This year’s flu season is the worst in almost ten years. But if you didn't get your flu shot, don't despair—there are some simple things you can still do to protect yourself and keep your people healthy and on-task. (And you still might want to get that vaccination.)
Clean your workspace.
Start with doorknobs, handles, railings, microwaves, telephones, break room surfaces—anything that many people will touch during the day. Make cleaning wipes and products easily available for anyone who wants to pitch in.
If they're sick, send 'em home.
When people come to work sick, they may think that they're being team players. They don't want to take time off and make others pick up the slack. But really, the opposite is true: They're exposing their co-workers to their germs and bringing everyone down with them. Take a stand against working sick.
Wash your hands—and dry them.
If water is available, make sure there's plenty of soap (it doesn't need to be "antibacterial"; plain old soap will do). Make sure there's a hand dryer or other way to dry your hands, too: they pick up viruses much more easily when they're wet.
If there's no water, an alcohol-based hand sanitizer will help, though it won't get rid of all germs. Look for one that's at least 60% alcohol.
Cover your coughs and sneezes.
It is your responsibility to think about others and help prevent the spread of colds and the flu. Cover your mouth and nose when you cough or sneeze to ensure that you are not spreading the flu to another person. Use a tissue or your upper shirt sleeve if one is not available.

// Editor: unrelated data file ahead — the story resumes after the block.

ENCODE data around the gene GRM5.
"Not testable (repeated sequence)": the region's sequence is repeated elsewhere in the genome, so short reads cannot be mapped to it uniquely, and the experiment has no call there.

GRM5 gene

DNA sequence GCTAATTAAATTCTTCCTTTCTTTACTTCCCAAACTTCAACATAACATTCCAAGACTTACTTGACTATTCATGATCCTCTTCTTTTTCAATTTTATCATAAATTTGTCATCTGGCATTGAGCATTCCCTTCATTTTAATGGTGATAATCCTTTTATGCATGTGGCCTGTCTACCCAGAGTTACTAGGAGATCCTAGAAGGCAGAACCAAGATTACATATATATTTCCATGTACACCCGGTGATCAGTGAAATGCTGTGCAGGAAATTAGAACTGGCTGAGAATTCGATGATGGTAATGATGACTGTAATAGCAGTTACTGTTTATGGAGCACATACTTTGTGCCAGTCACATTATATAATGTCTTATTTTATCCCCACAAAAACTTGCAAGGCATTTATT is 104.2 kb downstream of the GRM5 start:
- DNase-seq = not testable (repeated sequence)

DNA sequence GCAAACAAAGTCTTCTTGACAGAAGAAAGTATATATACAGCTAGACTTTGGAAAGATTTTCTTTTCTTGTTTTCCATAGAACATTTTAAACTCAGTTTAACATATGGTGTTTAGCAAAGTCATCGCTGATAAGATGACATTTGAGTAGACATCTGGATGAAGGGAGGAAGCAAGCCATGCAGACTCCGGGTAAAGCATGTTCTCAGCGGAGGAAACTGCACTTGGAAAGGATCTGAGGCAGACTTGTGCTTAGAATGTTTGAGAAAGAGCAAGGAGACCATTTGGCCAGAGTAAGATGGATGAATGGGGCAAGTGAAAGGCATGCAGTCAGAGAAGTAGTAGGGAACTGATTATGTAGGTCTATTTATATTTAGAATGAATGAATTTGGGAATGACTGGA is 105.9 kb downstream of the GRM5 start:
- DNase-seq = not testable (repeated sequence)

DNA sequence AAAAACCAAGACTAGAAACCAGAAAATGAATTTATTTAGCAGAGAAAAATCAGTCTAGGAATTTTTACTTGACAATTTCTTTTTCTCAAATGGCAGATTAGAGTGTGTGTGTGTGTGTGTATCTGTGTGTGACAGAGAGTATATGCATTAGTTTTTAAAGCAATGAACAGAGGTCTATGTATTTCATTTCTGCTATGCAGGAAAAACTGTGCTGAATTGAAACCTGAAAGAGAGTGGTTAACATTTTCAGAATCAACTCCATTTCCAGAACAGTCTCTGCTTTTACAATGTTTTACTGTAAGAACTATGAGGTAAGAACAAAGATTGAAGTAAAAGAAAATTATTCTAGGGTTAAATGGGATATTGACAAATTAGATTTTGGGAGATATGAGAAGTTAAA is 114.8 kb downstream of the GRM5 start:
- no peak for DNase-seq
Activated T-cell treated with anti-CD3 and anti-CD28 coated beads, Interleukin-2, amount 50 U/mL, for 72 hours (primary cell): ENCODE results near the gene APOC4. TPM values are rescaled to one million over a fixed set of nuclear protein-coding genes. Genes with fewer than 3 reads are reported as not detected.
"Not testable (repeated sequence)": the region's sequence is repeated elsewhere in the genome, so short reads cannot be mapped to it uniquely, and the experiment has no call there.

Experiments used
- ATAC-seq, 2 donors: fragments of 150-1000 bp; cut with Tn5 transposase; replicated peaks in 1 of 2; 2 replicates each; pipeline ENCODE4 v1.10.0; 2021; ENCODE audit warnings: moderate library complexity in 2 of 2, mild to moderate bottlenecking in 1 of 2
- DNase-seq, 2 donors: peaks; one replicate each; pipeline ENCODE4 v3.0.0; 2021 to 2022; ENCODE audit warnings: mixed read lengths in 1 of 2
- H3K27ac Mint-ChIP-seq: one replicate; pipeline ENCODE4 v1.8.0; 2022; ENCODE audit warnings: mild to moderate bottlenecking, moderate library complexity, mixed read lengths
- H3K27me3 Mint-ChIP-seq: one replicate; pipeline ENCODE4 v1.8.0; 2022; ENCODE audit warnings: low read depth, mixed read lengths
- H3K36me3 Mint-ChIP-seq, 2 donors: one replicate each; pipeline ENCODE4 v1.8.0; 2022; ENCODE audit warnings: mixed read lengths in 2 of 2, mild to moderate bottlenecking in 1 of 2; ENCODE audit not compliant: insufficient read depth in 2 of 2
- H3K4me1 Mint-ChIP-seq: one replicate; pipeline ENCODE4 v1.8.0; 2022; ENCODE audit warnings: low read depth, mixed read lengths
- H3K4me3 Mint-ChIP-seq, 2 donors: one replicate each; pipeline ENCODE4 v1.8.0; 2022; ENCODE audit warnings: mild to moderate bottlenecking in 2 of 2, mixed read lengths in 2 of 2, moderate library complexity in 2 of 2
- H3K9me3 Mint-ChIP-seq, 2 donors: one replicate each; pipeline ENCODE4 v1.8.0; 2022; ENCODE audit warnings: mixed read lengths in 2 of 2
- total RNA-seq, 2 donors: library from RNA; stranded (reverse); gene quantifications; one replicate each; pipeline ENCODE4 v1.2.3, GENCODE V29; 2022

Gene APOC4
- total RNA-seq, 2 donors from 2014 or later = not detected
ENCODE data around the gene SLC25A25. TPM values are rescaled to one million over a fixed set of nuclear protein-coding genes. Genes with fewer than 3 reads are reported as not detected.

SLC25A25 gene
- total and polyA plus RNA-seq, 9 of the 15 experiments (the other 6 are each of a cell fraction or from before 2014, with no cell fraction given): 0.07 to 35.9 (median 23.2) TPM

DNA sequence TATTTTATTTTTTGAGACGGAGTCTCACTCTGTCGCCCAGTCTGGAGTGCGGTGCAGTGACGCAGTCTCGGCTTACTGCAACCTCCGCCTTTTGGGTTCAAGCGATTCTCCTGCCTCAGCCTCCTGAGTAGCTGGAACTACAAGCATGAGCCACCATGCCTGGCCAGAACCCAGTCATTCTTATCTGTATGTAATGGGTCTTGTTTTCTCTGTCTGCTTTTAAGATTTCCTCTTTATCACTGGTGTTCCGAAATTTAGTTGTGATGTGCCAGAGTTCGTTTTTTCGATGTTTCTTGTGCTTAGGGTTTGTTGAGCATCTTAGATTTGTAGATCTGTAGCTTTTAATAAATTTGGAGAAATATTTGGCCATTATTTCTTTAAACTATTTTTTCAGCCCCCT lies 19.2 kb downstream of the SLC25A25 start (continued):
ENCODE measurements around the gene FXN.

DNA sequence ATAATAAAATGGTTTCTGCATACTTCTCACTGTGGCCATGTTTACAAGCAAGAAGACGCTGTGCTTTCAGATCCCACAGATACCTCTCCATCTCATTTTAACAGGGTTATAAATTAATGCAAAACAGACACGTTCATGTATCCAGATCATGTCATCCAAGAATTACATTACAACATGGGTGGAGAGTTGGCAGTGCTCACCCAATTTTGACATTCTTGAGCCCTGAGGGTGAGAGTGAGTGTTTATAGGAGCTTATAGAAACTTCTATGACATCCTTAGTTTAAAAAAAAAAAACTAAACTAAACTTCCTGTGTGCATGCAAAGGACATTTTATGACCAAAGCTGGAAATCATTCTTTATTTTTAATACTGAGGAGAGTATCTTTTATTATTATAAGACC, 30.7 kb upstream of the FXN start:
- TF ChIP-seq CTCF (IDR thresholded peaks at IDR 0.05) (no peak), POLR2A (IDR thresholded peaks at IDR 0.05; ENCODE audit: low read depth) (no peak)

Reschedule company get-togethers.
A happy hour or birthday lunch can be a great way to build team spirit—and a great way to pass around a nasty cold or flu. If people on your team are sick, consider postponing any planned social events or celebrations.
It's not too late. According to the CDC, everyone above the age of six months should be vaccinated against the flu. It will take about two weeks for the vaccine to work.
The information contained in this article is intended for general information purposes only and is based on information available as of the initial date of publication. No representation is made that the information or references are complete or remain current. This article is not a substitute for review of current applicable government regulations, industry standards, or other standards specific to your business and/or activities and should not be construed as legal advice or opinion. Readers with specific questions should refer to the applicable standards or consult with an attorney.
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